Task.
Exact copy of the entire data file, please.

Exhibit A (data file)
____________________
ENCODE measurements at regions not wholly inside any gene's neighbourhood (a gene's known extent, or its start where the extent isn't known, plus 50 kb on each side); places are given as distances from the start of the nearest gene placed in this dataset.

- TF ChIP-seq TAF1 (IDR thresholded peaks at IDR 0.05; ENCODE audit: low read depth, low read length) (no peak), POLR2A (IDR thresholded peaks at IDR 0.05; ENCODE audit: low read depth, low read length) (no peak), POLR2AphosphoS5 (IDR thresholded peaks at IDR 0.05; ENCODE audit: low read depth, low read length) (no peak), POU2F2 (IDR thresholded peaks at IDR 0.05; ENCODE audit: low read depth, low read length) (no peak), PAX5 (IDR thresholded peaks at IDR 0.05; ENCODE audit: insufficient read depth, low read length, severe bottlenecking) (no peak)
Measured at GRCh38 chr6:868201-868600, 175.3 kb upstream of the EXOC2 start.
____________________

ENCODE measurements at regions not wholly inside any gene's neighbourhood (a gene's known extent, or its start where the extent isn't known, plus 50 kb on each side); places are given as distances from the start of the nearest gene placed in this dataset.

- TF ChIP-seq TAF1 (IDR thresholded peaks at IDR 0.05; ENCODE audit: low read depth, low read length) (no peak), POLR2A (IDR thresholded peaks at IDR 0.05; ENCODE audit: low read depth, low read length) (no peak), POLR2AphosphoS5 (IDR thresholded peaks at IDR 0.05; ENCODE audit: low read depth, low read length) (no peak), POU2F2 (IDR thresholded peaks at IDR 0.05; ENCODE audit: low read depth, low read length) (no peak), PAX5 (IDR thresholded peaks at IDR 0.05; ENCODE audit: insufficient read depth, low read length, severe bottlenecking) (no peak)
Measured at GRCh38 chr6:868201-868600, 175.3 kb upstream of the EXOC2 start.